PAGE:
“Ramadan mubarak!” This week roughly 1.5 billion Muslims around the world will be repeating that phrase, meaning “Happy and blessed Ramadan!” In its religious context, Ramadan is a time of fasting, feasting, worship and prayer. It is the ninth month of the Islamic calendar, the month during which the Quran was revealed to the Prophet Muhammad, and during which Muslims abstain from food and drink from sunrise to sunset each day. The goal of this fasting is to craft discipline and self-restraint; as much as Ramadan is literally about food and drink, it is also about curbing our basic impulses with reflection on the Quran and its message.
Ramadan is also about community; during Ramadan, Muslims gather as always for Friday services and five daily prayers, but Ramadan also allows for two gathering times in particular: the predawn meal (suhoor), in which Muslims prepare for the day of fasting, just before the sun rises; and the breaking of the fast (iftar) at sunset. While fasting is a religious obligation for those who are physically able to do so — fasting is one of the five pillars of Islam along with belief in God, daily prayers, almsgiving and the pilgrimage to Mecca — the Quran makes exceptions for those who are unable to fast, such as pregnant women, the ill or disabled, and those who are traveling, with the stipulation that missed days be made up when one has recovered. As Islam follows a lunar calendar, the timing of Ramadan moves ahead roughly 11 days each year in relation to the Gregorian calendar: this year in North America, Ramadan is expected to run from Oct. 27 until Nov. 25, although this is never certain until the moon has been sighted.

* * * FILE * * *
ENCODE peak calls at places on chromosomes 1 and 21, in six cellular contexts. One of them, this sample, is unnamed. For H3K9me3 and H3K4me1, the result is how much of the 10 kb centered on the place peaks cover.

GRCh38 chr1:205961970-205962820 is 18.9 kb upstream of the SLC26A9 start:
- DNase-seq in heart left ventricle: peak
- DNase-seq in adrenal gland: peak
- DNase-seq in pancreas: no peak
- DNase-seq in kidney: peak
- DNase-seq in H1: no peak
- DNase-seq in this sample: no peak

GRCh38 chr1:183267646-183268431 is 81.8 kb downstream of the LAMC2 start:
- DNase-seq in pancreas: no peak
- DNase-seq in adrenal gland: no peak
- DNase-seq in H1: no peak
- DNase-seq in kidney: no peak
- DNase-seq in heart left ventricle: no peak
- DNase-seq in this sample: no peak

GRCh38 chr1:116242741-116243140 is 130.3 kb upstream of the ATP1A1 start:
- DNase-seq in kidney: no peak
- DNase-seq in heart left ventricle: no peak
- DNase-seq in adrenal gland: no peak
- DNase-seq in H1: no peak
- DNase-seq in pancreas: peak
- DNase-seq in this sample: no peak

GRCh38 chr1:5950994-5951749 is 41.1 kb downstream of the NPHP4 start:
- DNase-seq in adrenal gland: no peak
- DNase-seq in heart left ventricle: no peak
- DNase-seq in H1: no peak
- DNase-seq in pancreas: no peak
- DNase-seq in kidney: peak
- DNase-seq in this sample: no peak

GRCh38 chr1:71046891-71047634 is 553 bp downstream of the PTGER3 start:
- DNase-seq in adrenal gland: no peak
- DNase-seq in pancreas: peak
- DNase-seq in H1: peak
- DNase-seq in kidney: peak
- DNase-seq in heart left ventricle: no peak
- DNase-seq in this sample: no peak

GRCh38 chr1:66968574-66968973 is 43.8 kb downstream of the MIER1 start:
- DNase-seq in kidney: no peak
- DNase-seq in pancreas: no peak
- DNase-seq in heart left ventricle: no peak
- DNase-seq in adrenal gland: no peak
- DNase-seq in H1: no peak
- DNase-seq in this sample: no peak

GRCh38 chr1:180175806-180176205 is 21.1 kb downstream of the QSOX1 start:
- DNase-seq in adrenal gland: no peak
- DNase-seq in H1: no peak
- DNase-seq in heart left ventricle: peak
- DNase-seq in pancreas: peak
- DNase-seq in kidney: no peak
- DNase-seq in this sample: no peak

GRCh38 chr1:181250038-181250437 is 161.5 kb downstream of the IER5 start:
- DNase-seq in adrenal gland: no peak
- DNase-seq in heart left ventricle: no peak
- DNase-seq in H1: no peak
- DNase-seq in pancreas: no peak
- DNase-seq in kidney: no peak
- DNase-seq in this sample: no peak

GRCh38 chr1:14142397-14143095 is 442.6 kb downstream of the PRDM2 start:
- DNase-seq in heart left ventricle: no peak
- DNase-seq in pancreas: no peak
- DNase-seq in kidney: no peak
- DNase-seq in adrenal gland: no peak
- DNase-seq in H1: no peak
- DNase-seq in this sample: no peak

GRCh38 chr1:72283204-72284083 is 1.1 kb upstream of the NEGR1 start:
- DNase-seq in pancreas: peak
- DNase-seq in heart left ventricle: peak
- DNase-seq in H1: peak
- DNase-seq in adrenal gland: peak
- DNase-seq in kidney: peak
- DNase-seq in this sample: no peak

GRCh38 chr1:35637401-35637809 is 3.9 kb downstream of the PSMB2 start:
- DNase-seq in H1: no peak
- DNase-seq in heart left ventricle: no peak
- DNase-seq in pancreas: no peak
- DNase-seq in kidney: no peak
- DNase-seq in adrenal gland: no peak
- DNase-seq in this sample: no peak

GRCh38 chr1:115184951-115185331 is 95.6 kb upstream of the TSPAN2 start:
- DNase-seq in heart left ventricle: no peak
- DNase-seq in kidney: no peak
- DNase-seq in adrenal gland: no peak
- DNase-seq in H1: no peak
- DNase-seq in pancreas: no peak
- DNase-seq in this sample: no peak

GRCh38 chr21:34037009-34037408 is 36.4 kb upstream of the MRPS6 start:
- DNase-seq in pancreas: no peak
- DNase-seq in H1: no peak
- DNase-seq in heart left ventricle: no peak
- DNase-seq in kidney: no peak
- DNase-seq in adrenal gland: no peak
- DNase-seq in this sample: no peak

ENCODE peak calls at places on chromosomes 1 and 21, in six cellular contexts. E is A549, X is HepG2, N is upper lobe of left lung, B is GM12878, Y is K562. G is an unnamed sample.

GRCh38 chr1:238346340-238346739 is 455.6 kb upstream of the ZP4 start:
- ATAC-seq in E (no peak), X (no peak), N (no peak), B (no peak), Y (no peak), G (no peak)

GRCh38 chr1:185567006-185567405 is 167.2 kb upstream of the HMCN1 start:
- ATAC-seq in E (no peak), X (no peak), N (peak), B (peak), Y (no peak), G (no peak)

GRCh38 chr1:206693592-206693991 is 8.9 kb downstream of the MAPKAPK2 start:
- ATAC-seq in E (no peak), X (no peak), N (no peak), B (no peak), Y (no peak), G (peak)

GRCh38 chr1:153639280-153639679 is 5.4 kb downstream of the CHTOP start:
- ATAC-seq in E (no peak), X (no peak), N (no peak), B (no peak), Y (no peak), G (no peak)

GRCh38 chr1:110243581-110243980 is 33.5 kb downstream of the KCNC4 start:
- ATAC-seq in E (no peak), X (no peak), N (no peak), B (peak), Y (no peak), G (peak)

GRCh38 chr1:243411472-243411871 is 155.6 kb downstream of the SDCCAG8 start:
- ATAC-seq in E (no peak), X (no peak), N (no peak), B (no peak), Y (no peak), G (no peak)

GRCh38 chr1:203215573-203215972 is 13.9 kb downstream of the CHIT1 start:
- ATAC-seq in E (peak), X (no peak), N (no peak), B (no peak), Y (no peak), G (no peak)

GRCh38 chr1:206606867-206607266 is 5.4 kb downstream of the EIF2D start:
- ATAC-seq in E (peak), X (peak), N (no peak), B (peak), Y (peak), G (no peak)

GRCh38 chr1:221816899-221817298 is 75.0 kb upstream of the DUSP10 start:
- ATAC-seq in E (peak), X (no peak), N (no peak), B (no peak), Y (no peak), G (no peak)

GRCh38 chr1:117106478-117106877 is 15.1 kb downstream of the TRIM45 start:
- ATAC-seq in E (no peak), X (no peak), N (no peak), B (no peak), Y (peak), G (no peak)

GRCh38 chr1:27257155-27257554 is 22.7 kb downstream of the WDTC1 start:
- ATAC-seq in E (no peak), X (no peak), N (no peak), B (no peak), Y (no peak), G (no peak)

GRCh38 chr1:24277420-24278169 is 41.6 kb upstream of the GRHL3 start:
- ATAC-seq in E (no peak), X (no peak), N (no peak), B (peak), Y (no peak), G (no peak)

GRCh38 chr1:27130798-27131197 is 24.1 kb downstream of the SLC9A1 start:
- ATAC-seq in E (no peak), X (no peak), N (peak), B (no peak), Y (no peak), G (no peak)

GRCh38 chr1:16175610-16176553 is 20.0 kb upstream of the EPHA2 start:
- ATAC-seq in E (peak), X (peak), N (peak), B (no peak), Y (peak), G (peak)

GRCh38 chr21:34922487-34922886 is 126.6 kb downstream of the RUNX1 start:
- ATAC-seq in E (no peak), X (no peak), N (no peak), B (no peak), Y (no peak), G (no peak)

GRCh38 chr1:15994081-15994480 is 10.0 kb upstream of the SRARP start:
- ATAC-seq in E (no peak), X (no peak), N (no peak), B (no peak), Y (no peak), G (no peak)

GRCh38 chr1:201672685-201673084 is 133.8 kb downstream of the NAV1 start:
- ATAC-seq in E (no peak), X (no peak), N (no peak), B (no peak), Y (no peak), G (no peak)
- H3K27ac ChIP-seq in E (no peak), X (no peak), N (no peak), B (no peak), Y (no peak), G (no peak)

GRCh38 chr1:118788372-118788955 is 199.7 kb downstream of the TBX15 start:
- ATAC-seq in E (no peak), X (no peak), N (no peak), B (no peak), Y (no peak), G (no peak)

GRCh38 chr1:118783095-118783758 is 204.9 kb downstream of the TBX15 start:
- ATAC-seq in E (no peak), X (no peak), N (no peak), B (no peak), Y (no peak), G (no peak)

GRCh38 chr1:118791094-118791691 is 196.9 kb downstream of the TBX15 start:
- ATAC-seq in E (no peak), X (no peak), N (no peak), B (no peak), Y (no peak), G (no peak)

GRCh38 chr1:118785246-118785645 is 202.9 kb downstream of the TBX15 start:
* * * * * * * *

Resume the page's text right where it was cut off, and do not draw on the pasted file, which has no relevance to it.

How the religious commandments of Ramadan translate into Ramadan at Yale presents a new set of challenges. For several years, the Muslim Student Association, or MSA, has had a prayer space in the basement of Bingham Hall, just around the corner from the Chaplain’s office. Throughout the year, this space is open for Muslims to make the five daily prayers and for the weekly Friday services, and during Ramadan the MSA arranges for meals to be provided for the predawn meal and the breaking of the fast. So if you’ve ever wondered why so many people are up at all hours in the basement of Bingham Hall (besides doing their laundry or studying in the freshman lounge), the answer is probably the five daily Muslim prayers, and if there’s food involved, it’s probably Ramadan.
Even with this community space, Ramadan at Yale has its hard times: walking from Swingspace or Davenport to Bingham at 4 a.m. for the predawn meal, through rain and occasionally in below-freezing temperatures, only to discover that your ID mysteriously no longer works on the Bingham door, is not necessarily a pleasant experience. For Muslim students who are fasting, the issue of meal plan rebates is always problematic; although Yale University Dining Services has been more than helpful and has been highly responsive to our needs, only so much can be done to compensate for each Muslim at Yale missing two meal credits per day. Strictly halal meat is yet to be served in Yale dining halls, making compensation for lunch or dinner by the dining halls even more difficult. Rebates for the missed meals, while a difficult proposition considering administrative logistics, simply makes sense as a response to student needs.
For many new Muslim students at Yale, Ramadan is the time when being away from home hits hardest. But Ramadan at Yale also allows for new opportunities: both the fasting and the breaking of the fast are experiences that allow students to develop a closer connection to other faiths, organizations and members of the Yale community. In the coming few weeks, the MSA hopes to share some of its events with other groups around campus, especially with the Fast-a-thon campaign and the Yale-wide Ramadan dinner scheduled to take place at The Colony on Nov. 13, from 6 p.m. to 8 p.m.
At a pre-Ramadan event we held last Saturday, many Muslims said that in some sense, they feel more conscious of Ramadan here than in their homes, because while at home Islam can be a nationwide experience, for the Muslims at Yale Ramadan is the best chance we have to function as a Muslim community. Hopefully we can build on these opportunities together with the Yale community to raise awareness of Ramadan and its message. Ramadan mubarak!
Yusuf Samara is a junior in Davenport College. He is the president of the Muslim Student Association at Yale